Doug Elmendorf

Principal or Asst Principal

Baltimore, MD

Interests: 21st Century Learning,...

  • Joined 4 Years ago
  • 1165

What is Your Story?

“You are not merely here to make a living.  You are here to enable the world to live more amply, with greater vision, and with finer spirit of hope and achievement.  You are here to enrich the world.  You impoverish yourself if you forget this errand.” – Woodrow Wilson

Let’s face it, none of us chose a career in education because of the opportunities for obtaining great wealth.  You probably heeded the calling to be an educator because you wanted to make a meaningful difference in the lives of kids, and felt you had the capability of doing so.  As President Wilson suggests, we are here to enrich the world – not our stock portfolios (whatever those are!?). 

One way we express our passion is through storytelling.  Over the years, I have heard many heartwarming stories of how teachers have interacted with their students in ways that made positive and lasting changes in the lives of young people.  Oftentimes, however, they were not aware at the time that they had such a profound impact on a young boy or girl. 

At a school concert, during my first year as a music teacher, one of my clarinet players was clinging to her father’s promise that he would show up to watch her play her first solo.  He never did.  I was very young and wasn’t exactly sure what to say to this young 10 year old girl who could not stop crying after the concert.  I eventually spoke from my heart and told her, “When I get married and have a daughter some day, I hope she is a lot like you.”  Although I was certainly trying to make her feel better, I genuinely had a special place in my heart for this vibrant, sweet girl who worked very hard to be the best clarinet player she could be.  Despite my desire to brighten her mood, she grunted a barely audible “thanks” to my comment, and continued to sob until her mother picked her up (her mom also wasn’t in attendance).  Thirteen years later, I was at a Ruby Tuesday restaurant with my wife and four children.  As we were being seated, I heard someone yell, “MR. ELMENDORF!”  When I turned around, I saw the clarinet player, except now she was a 23 year old young woman.  (It’s not often that young women come up to me in restaurants and put their arms around me, so it was quite the scene).  She asked if I remembered her, which I assured her I did.  Then she saw the little girl next to me and said, “Is that your daughter?”  “Yes!” I responded.  My former student then looked at me with a big smile and asked, “Is she as much like me as you hoped she would be?”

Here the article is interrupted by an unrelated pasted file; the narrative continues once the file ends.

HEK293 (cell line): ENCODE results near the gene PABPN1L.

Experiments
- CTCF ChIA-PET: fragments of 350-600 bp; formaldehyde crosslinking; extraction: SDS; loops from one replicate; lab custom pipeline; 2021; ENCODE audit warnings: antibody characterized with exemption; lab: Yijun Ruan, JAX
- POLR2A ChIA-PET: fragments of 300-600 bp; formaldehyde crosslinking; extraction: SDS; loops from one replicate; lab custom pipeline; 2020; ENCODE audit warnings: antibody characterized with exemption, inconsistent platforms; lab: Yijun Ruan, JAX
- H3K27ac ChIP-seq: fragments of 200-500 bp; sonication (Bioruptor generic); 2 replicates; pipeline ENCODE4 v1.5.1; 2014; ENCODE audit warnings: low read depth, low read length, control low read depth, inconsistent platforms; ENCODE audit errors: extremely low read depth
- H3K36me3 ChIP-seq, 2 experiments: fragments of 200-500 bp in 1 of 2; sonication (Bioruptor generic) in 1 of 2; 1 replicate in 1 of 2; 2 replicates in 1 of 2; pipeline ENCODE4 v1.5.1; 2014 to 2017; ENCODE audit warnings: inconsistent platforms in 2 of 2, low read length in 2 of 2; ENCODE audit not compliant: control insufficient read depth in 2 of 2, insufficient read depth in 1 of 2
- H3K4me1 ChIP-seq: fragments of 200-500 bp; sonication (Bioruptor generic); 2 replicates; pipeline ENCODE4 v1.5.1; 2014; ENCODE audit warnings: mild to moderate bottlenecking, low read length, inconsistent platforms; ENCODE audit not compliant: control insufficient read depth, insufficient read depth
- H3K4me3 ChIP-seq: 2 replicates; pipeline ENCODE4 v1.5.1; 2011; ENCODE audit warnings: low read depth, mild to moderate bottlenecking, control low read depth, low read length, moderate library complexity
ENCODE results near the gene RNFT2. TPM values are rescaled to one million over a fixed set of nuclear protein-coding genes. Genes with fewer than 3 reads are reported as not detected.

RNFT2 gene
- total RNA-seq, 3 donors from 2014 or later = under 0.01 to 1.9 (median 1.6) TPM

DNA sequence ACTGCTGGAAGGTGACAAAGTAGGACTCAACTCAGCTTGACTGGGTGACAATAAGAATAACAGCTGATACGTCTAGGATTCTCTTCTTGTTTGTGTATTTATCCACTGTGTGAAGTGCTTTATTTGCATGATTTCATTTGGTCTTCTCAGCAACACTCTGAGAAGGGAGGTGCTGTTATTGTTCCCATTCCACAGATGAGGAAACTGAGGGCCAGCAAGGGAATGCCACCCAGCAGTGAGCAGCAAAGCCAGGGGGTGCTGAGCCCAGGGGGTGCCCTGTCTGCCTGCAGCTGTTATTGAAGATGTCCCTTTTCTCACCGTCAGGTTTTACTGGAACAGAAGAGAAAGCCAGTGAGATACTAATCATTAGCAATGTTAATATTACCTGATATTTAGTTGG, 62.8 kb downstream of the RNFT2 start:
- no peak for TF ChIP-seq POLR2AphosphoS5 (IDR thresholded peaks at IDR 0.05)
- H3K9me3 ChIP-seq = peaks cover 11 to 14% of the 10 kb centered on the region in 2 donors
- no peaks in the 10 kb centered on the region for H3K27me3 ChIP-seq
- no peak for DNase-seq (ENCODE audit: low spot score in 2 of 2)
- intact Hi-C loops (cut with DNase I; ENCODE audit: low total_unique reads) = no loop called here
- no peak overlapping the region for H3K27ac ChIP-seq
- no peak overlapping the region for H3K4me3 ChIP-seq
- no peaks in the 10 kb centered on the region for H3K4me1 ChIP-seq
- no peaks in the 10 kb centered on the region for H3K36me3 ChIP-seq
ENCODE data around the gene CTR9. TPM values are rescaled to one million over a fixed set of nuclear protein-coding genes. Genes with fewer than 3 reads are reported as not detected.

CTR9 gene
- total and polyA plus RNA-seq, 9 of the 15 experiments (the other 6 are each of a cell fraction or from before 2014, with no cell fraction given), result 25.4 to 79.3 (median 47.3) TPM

My pastor shared a story in a sermon that has helped me to understand that what we do every day has a lasting impact, even if we don’t notice it right away.  It’s called Pushing Against the Rock.  It is about a man who was directed to continuously push against a large rock.  The man pushed against the rock for a long time with no noticeable results.  After many years of apparent failure, the frustrated man questioned what he was doing wrong and why he had not moved the rock.  The answer given to him was that he had really not failed at all; he was called to be faithful to his cause, and he had demonstrated trust in following through with great determination.  By pushing against the opposing force of the rock, the man had grown far stronger than before with large arm, leg and back muscles.  As a reward for his faithful efforts and perseverance, the rock was moved for him. 

As a teacher in the 1990’s, I tried to bring immediate comfort to a distraught little girl and felt like I had failed miserably.  I now realize that we, as educators, have been called to be faithful and obedient to our calling to enrich the world, even if we don’t see immediate rewards, or any rewards at all, for our daily toil.  In the end, we will all be stronger for our commitment to the cause.

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